Facebook Posts Can Land You In Jail!

Did you know that a single Facebook post can land you in jail?  Its true, an acting judge in Westchester NY recently ruled that a ‘tag’ notification on Facebook violated  a protective order.  The result of the violation; second-degree contempt, which can lead to punishment of up to a year in jail.   In January, the a judge issued a  restraining order against Maria Gonzalez, prohibiting her from communicating with her former sister-in-law, Maribel Calderon.  Restraining orders are issued to prevent person from making contact with protected individuals.  Traditionally, courts interpreted contact to mean direct communications in person, mail, email, phone, voicemail or even text.   Facebook tags, however, present a slightly different form of contact.

Unlike Facebook messages, tagging someone identifies the tagged person on the poster’s Facebook page.  The tag, however, has the concurrent effect of linking to the identified person’s profile; thereby notifying them of the post.  Ms. Gonzalez tagged Calderon in a post on her (Gonzalez’s) timeline calling Calderon stupid and writing “you have a sad family.”  Gonzalez argued the post did not violate the protective order since there was no contact aimed directly at Calderon.  Acting Westchester (NY) County Supreme Court Justice Susan Capeci felt otherwise writing a restraining order includes “contacting the protected party by electronic or other means.”  Other means, it seems, is through personal posts put out on social media.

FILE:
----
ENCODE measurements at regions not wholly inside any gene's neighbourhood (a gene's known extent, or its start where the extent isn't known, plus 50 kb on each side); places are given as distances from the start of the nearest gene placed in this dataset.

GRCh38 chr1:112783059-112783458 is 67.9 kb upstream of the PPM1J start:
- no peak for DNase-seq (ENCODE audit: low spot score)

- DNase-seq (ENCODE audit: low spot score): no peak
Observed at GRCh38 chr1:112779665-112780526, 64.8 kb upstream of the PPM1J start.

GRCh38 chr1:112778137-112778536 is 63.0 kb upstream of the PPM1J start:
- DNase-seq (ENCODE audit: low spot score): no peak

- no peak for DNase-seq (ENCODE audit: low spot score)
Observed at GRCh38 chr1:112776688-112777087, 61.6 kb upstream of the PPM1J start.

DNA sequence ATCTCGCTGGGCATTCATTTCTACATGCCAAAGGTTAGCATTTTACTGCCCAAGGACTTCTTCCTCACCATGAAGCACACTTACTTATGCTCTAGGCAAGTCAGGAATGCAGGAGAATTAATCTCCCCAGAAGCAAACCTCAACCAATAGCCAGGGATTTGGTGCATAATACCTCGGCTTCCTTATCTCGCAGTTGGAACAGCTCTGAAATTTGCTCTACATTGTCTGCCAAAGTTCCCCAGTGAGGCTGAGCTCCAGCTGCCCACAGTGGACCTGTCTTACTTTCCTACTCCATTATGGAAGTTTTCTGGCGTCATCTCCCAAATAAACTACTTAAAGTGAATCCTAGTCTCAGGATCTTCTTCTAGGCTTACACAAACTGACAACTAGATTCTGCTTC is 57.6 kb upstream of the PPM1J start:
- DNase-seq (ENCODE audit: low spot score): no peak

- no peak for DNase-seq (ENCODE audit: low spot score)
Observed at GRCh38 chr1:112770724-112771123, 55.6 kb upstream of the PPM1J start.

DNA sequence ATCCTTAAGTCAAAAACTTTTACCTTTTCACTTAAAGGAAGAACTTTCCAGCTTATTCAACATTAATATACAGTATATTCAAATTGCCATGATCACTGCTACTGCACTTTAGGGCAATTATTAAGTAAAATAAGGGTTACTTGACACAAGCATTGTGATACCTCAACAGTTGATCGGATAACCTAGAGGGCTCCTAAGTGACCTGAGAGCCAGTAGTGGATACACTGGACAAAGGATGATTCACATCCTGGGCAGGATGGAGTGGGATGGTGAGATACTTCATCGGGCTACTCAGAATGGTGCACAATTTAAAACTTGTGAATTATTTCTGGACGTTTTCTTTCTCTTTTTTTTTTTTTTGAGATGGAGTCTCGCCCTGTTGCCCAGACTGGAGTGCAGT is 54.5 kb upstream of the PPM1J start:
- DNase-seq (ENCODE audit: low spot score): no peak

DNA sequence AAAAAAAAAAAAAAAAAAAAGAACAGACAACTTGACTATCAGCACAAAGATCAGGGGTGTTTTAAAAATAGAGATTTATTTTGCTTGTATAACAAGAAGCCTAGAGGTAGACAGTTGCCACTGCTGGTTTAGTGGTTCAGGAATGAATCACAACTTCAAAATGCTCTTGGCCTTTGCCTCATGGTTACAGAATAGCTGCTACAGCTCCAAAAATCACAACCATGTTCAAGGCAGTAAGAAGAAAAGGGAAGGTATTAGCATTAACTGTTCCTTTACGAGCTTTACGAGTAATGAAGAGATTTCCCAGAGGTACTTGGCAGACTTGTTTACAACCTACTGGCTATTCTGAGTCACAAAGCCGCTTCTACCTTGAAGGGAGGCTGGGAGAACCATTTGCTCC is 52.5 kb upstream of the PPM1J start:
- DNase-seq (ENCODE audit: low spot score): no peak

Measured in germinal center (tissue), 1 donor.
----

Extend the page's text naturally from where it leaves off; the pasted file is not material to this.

And Social Media posts aren’t just evidence of orders of protection violations, they are also grounds for supporting the issuance of restraining orders.  In 2013, a court granted an order of protection for actress Ashley Tinsdale against an alleged stalker.  Tinsdale’s lawyers presented evidence of over 19,000 tweets that the alleged stalker posted about the actress (an average of 100 tweets per day).

The bottom line:  Naming another on a social media post, even one that is directed to the twittersphere or Facebook community, rather than toward a particular individual,  is sufficient contact for purposes of supporting restraining orders or violations thereof.   We should all keep our posts positives –even more so if we have been told to stay away!!!

Five not so smart “smart phone” uses: How using your smart phone can lead to criminal conviction

Yes, your mother always told you “everyone is doing it” is not an excuse and nowhere is that this more true than with smart phone use. Just ask the hundreds of students in Canon City Colorado who could face child pornography charges for housing sexts on their phones. Or Owen Labrie, the high school student at St. Paul School convicted last month for luring an underage minor through the Internet.

Truth is, lots of smart phone activity that you may think is o.k. can actually lead you down a path that ends with you having to check the dreaded “yes” box when asked on a college or job application, “have you ever been convicted of a crime?”

 

Here are five not so smart “smart phone” uses and their legal consequences.

 

1.            Sending a sext to an underage friend can require you to register as a sex offender for the rest of your life.